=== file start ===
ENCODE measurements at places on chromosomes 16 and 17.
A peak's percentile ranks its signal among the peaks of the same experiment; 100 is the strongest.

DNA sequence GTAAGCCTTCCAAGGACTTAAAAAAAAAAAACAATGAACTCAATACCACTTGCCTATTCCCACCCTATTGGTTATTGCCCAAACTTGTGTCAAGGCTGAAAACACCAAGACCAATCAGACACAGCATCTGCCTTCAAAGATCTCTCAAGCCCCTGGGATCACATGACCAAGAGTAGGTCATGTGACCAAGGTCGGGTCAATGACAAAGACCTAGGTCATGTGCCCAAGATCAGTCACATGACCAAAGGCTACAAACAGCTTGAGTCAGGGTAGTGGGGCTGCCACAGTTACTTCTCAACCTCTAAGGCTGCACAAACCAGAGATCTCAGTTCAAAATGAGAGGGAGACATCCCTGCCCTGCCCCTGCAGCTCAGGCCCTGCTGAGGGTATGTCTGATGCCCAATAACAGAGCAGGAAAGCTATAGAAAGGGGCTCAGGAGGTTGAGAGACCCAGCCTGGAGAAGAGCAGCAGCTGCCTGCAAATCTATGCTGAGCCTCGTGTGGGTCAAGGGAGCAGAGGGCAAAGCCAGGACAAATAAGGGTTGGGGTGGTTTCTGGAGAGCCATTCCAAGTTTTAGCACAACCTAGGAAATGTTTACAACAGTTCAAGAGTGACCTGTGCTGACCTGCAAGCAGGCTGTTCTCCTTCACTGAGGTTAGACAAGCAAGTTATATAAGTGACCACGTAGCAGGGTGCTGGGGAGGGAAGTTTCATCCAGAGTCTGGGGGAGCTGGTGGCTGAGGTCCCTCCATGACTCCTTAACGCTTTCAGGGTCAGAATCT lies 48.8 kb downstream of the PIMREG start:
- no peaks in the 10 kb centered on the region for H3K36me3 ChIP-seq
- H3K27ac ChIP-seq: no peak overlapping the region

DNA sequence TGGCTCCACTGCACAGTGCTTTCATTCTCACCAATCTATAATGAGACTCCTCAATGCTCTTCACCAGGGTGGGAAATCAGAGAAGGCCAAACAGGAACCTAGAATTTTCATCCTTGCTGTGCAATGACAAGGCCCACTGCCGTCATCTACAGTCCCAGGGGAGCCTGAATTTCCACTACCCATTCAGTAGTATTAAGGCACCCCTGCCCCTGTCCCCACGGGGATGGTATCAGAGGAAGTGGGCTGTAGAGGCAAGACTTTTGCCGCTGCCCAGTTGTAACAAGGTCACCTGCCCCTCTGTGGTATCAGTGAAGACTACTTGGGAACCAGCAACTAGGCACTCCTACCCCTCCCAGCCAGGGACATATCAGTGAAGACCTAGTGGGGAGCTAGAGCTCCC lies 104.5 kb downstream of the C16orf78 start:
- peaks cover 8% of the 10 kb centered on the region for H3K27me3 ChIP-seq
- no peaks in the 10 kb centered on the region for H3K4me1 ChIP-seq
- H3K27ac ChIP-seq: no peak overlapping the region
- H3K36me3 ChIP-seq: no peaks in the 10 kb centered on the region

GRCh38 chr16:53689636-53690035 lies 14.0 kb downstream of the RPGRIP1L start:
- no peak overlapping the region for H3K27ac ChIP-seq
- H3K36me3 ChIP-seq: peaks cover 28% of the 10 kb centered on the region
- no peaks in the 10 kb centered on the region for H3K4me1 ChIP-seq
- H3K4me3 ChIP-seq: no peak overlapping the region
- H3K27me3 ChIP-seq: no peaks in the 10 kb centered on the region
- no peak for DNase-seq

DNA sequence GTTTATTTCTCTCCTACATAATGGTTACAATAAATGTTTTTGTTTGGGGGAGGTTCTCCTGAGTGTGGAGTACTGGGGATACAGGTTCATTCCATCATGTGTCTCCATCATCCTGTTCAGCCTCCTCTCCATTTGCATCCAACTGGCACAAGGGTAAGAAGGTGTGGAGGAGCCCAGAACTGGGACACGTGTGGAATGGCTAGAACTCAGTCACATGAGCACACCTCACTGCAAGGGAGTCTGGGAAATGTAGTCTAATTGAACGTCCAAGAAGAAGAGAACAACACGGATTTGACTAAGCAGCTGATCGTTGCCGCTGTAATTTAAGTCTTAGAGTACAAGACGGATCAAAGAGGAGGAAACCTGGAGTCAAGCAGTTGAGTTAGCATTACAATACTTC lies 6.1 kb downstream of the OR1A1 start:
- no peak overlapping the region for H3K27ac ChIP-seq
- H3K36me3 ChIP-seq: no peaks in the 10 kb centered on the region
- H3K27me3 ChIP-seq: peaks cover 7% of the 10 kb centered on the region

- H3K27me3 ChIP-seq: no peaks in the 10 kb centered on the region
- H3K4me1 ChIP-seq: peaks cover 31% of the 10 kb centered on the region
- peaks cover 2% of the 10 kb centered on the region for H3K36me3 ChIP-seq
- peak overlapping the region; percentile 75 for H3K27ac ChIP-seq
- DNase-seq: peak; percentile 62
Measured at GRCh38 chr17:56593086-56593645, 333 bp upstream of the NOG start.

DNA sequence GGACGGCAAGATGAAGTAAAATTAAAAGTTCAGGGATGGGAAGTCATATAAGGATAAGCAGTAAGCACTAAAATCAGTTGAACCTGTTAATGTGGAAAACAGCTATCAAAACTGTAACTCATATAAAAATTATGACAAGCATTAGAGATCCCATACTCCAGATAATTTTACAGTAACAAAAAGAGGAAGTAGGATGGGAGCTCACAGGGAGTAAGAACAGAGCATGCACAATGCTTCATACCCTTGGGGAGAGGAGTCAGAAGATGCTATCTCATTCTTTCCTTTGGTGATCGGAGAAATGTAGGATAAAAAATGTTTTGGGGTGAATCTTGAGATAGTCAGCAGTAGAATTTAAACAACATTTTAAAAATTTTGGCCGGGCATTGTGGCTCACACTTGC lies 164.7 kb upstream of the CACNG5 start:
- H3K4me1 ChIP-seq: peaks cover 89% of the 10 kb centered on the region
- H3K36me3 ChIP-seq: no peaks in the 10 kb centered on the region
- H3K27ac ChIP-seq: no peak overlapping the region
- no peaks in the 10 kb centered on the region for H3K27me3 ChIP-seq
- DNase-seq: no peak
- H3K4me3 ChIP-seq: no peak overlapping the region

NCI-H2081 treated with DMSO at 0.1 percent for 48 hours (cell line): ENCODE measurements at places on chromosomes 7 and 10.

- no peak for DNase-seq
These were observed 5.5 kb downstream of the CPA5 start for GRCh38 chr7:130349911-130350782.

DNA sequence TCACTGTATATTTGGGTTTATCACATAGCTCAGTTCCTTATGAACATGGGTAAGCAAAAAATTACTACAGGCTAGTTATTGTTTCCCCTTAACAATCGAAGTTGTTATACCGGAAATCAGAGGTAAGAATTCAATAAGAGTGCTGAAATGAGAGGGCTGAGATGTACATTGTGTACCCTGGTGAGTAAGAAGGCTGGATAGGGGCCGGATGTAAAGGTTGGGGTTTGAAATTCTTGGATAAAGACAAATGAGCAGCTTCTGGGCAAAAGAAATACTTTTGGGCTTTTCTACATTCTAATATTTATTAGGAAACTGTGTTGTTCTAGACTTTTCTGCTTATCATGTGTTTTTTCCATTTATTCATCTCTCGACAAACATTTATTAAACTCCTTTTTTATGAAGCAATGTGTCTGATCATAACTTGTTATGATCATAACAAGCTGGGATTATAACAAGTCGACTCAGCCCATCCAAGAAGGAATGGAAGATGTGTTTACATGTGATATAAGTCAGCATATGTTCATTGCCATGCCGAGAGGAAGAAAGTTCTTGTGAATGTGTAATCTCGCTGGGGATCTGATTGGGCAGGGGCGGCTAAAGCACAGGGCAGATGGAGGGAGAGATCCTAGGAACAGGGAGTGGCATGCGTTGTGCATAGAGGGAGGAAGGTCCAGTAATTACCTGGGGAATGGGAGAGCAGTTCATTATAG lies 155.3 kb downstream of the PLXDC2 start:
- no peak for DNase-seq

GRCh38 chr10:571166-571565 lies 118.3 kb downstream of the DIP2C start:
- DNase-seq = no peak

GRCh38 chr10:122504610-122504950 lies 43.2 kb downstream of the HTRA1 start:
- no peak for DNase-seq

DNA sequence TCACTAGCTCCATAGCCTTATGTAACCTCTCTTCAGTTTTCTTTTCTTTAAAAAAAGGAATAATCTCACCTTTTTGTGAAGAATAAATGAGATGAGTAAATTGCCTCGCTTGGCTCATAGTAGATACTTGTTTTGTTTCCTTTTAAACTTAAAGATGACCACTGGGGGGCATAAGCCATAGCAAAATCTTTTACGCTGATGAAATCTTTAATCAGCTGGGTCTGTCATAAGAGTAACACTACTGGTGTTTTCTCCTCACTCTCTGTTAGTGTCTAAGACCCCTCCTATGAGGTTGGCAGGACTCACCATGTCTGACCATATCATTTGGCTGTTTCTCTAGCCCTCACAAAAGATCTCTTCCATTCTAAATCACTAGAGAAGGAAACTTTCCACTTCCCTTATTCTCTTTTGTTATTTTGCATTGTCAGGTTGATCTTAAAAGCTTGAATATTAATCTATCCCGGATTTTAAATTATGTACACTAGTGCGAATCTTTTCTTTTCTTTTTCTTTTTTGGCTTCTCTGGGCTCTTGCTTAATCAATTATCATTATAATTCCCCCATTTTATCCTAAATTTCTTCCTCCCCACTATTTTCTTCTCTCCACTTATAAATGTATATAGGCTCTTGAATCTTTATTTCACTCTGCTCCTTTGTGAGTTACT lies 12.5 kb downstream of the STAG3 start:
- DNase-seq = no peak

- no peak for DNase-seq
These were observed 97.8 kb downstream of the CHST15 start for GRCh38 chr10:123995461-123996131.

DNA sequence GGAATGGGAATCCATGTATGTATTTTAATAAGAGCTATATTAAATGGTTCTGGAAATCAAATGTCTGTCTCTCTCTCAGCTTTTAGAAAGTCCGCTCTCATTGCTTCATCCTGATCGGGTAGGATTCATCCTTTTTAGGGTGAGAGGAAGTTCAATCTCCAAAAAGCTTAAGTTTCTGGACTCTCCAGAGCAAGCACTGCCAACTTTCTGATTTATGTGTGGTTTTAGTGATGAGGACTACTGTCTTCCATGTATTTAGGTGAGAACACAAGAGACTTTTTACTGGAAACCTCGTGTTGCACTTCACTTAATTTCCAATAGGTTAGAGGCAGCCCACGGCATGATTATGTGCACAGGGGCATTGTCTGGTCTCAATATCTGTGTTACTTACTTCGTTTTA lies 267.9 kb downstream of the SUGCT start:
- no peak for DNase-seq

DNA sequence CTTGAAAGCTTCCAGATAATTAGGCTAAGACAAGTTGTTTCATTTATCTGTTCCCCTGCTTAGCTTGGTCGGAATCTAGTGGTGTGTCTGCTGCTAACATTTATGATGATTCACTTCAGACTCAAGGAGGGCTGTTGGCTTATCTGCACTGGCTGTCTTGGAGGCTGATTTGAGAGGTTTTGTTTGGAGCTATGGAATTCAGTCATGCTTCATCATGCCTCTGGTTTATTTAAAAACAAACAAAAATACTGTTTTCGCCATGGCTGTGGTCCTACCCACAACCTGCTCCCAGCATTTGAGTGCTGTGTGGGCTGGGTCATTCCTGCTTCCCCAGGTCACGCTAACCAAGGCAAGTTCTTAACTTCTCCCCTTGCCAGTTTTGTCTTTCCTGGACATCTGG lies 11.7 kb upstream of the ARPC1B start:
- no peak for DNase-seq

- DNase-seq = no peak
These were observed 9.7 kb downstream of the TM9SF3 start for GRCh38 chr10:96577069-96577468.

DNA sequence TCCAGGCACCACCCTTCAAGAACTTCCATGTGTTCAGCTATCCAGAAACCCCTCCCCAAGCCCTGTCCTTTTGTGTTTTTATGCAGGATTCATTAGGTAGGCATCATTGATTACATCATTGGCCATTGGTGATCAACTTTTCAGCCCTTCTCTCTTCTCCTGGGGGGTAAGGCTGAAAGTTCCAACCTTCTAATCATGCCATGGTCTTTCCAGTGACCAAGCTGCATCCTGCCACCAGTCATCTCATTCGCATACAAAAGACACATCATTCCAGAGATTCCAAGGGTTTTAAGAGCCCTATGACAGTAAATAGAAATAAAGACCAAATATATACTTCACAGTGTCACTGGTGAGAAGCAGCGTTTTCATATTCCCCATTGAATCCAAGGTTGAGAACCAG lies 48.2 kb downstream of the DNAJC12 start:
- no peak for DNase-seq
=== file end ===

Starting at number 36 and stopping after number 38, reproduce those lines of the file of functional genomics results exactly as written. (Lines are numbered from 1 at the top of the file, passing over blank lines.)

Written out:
- no peak for DNase-seq
These were observed 5.5 kb downstream of the CPA5 start for GRCh38 chr7:130349911-130350782.

DNA sequence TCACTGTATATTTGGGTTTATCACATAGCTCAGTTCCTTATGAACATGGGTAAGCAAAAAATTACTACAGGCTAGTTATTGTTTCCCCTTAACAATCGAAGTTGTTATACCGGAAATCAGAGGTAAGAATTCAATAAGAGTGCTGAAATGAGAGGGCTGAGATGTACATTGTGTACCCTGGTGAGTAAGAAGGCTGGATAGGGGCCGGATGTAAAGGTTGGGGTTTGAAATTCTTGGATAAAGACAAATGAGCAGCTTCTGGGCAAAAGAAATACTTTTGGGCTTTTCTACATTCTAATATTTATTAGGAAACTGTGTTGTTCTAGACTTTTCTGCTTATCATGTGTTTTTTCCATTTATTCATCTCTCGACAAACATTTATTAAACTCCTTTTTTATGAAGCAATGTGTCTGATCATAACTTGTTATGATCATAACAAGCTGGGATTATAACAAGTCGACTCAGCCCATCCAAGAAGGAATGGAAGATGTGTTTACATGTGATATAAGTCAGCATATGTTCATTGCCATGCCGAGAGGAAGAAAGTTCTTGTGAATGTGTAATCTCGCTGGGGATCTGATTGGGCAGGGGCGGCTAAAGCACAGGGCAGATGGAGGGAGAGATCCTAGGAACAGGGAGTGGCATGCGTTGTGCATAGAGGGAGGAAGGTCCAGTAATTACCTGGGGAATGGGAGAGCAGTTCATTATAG lies 155.3 kb downstream of the PLXDC2 start: